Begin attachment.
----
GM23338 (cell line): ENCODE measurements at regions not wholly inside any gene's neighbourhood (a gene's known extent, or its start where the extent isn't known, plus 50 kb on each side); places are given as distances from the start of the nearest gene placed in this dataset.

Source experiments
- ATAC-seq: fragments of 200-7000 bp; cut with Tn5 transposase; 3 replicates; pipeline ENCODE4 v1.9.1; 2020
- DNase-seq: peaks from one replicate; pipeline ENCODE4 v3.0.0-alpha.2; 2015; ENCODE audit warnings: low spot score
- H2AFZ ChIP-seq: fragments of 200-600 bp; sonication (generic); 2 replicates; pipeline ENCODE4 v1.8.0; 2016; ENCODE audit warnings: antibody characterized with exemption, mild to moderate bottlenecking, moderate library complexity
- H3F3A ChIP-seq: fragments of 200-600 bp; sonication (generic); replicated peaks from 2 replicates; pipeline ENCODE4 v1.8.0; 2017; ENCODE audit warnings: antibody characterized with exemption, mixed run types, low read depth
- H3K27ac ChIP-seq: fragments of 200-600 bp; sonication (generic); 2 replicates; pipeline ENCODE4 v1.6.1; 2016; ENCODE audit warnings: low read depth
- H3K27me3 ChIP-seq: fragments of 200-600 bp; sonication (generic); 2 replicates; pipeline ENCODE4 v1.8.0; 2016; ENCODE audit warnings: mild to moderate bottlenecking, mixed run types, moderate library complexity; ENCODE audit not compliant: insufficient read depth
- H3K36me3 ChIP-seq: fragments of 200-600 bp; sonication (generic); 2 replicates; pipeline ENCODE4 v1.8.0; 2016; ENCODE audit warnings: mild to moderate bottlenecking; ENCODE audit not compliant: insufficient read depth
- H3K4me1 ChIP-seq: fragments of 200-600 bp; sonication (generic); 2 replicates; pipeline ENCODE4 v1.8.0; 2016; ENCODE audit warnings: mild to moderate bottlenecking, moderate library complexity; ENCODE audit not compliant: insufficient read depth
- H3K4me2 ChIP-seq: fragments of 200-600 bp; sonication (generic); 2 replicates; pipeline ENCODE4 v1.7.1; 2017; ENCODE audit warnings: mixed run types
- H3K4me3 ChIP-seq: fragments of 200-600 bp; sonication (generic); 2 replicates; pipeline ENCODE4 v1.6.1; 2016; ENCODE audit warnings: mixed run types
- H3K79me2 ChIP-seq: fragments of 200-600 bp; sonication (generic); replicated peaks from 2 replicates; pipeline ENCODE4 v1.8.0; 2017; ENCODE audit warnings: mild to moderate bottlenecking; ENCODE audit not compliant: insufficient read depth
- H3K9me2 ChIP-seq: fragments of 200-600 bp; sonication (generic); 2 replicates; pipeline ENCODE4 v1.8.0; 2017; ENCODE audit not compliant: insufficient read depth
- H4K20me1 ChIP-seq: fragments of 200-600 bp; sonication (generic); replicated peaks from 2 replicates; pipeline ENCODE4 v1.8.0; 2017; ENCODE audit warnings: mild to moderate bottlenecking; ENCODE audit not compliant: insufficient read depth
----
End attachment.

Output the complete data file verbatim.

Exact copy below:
GM23338 (cell line): ENCODE measurements at regions not wholly inside any gene's neighbourhood (a gene's known extent, or its start where the extent isn't known, plus 50 kb on each side); places are given as distances from the start of the nearest gene placed in this dataset.

Source experiments
- ATAC-seq: fragments of 200-7000 bp; cut with Tn5 transposase; 3 replicates; pipeline ENCODE4 v1.9.1; 2020
- DNase-seq: peaks from one replicate; pipeline ENCODE4 v3.0.0-alpha.2; 2015; ENCODE audit warnings: low spot score
- H2AFZ ChIP-seq: fragments of 200-600 bp; sonication (generic); 2 replicates; pipeline ENCODE4 v1.8.0; 2016; ENCODE audit warnings: antibody characterized with exemption, mild to moderate bottlenecking, moderate library complexity
- H3F3A ChIP-seq: fragments of 200-600 bp; sonication (generic); replicated peaks from 2 replicates; pipeline ENCODE4 v1.8.0; 2017; ENCODE audit warnings: antibody characterized with exemption, mixed run types, low read depth
- H3K27ac ChIP-seq: fragments of 200-600 bp; sonication (generic); 2 replicates; pipeline ENCODE4 v1.6.1; 2016; ENCODE audit warnings: low read depth
- H3K27me3 ChIP-seq: fragments of 200-600 bp; sonication (generic); 2 replicates; pipeline ENCODE4 v1.8.0; 2016; ENCODE audit warnings: mild to moderate bottlenecking, mixed run types, moderate library complexity; ENCODE audit not compliant: insufficient read depth
- H3K36me3 ChIP-seq: fragments of 200-600 bp; sonication (generic); 2 replicates; pipeline ENCODE4 v1.8.0; 2016; ENCODE audit warnings: mild to moderate bottlenecking; ENCODE audit not compliant: insufficient read depth
- H3K4me1 ChIP-seq: fragments of 200-600 bp; sonication (generic); 2 replicates; pipeline ENCODE4 v1.8.0; 2016; ENCODE audit warnings: mild to moderate bottlenecking, moderate library complexity; ENCODE audit not compliant: insufficient read depth
- H3K4me2 ChIP-seq: fragments of 200-600 bp; sonication (generic); 2 replicates; pipeline ENCODE4 v1.7.1; 2017; ENCODE audit warnings: mixed run types
- H3K4me3 ChIP-seq: fragments of 200-600 bp; sonication (generic); 2 replicates; pipeline ENCODE4 v1.6.1; 2016; ENCODE audit warnings: mixed run types
- H3K79me2 ChIP-seq: fragments of 200-600 bp; sonication (generic); replicated peaks from 2 replicates; pipeline ENCODE4 v1.8.0; 2017; ENCODE audit warnings: mild to moderate bottlenecking; ENCODE audit not compliant: insufficient read depth
- H3K9me2 ChIP-seq: fragments of 200-600 bp; sonication (generic); 2 replicates; pipeline ENCODE4 v1.8.0; 2017; ENCODE audit not compliant: insufficient read depth
- H4K20me1 ChIP-seq: fragments of 200-600 bp; sonication (generic); replicated peaks from 2 replicates; pipeline ENCODE4 v1.8.0; 2017; ENCODE audit warnings: mild to moderate bottlenecking; ENCODE audit not compliant: insufficient read depth